Northeastern Section - 49th Annual Meeting (23–25 March)

Paper No. 2
Presentation Time: 11:00 AM


NAPOLI, Vanessa J., Earth and Environmental Sciences, Boston College, 140 Commonwealth Ave, Devlin Hall, Chestnut Hill, MA 02467 and EBEL, John E., Weston Observatory, Boston College, Department of Earth and Environmental Sciences, 381 Concord Rd, Weston, MA 02493,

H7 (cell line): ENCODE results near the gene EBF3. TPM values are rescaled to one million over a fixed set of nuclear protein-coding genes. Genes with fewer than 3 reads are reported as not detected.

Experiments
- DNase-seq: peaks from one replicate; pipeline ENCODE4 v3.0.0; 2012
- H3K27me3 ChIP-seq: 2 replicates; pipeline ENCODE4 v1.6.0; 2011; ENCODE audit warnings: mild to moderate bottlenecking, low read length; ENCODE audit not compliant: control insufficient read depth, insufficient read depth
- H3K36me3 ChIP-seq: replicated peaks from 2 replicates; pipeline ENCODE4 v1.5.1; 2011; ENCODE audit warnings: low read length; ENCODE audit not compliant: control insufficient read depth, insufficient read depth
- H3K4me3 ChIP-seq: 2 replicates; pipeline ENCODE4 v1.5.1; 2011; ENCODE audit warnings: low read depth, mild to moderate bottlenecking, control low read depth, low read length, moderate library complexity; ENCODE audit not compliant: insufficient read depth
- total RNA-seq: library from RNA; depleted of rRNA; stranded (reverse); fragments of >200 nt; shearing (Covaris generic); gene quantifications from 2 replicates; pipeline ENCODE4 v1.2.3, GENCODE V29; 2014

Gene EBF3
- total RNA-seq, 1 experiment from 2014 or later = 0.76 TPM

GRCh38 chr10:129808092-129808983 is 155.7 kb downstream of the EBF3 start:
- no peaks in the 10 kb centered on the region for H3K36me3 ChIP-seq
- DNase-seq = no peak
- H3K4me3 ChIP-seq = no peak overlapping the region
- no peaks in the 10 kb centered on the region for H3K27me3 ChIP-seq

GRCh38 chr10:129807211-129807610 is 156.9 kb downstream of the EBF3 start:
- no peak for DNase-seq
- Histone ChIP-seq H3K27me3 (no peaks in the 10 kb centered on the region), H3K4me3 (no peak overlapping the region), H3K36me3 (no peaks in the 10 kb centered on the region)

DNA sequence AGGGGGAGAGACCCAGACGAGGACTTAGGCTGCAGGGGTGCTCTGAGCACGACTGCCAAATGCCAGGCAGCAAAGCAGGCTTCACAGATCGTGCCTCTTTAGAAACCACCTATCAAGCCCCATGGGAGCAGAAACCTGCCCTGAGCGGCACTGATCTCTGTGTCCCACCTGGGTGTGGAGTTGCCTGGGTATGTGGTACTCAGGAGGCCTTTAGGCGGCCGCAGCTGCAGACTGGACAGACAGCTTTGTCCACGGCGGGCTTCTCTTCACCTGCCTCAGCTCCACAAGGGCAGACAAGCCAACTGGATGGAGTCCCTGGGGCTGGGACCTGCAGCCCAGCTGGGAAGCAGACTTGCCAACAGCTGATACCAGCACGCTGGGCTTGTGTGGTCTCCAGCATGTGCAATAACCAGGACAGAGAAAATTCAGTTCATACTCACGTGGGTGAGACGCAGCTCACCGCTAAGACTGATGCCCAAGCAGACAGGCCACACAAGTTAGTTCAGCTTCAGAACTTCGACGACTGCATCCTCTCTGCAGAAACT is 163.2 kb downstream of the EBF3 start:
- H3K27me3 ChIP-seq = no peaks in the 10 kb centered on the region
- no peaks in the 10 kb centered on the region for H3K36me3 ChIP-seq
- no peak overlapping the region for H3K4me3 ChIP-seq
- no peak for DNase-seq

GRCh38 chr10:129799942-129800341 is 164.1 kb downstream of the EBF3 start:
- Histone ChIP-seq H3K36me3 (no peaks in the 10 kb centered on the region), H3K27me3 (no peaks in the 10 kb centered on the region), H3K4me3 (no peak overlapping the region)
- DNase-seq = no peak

Understanding the possibility of a large magnitude, tsunamigenic earthquake along the continental shelf break of a passive margin is important as events similar to the 1929 M7.2 Grand Banks earthquake can unexpectedly devastate coastline towns. The tsunamigenic Grand Banks event raises the question, what is the potential for such an event to occur along other parts of the northeast Atlantic margin? Moderate seismicity has been observed near the continental shelf break east of the Gulf of Maine (~1000km southwest of the Grand Banks event). From 2008-2013 there were 16 earthquakes ranging in magnitude from 2.0-3.9 along the Gulf of Maine continental shelf break, with 10 of the earthquakes occurring on 12 April 2012. This research focuses on identifying the spatial and temporal migration patterns of these earthquakes calculated using a double-difference relative location analysis. In this procedure two waveforms are cross-correlated to determine the difference of arrival times of the P-waves and of the S-waves. Then the location of one event relative to another is calculated based on these differences in arrival times. The data show that generally as the earthquakes occurred further northwest they also happened deeper in the crust. Plotting the relative longitude versus relative latitude versus relative depth shows that the earthquakes map out a planar surface. If the events occurred on a single fault, then the preliminary interpretation of that fault is the strike is in the range from N60°E to N66°E, the dip is in the range from 23°-27.5° and the faults total extent is ~2.4km by ~2.7km. If this entire area ruptured in one earthquake, the event would be about a magnitude 5.0. The seismic hazard in the Gulf of Maine region will be better constrained with continued research on focal mechanisms of the 2012 events and by comparing the results of the locations and magnitudes of the 2012 events to those of the 1929 tsunamigenic Grand Banks event.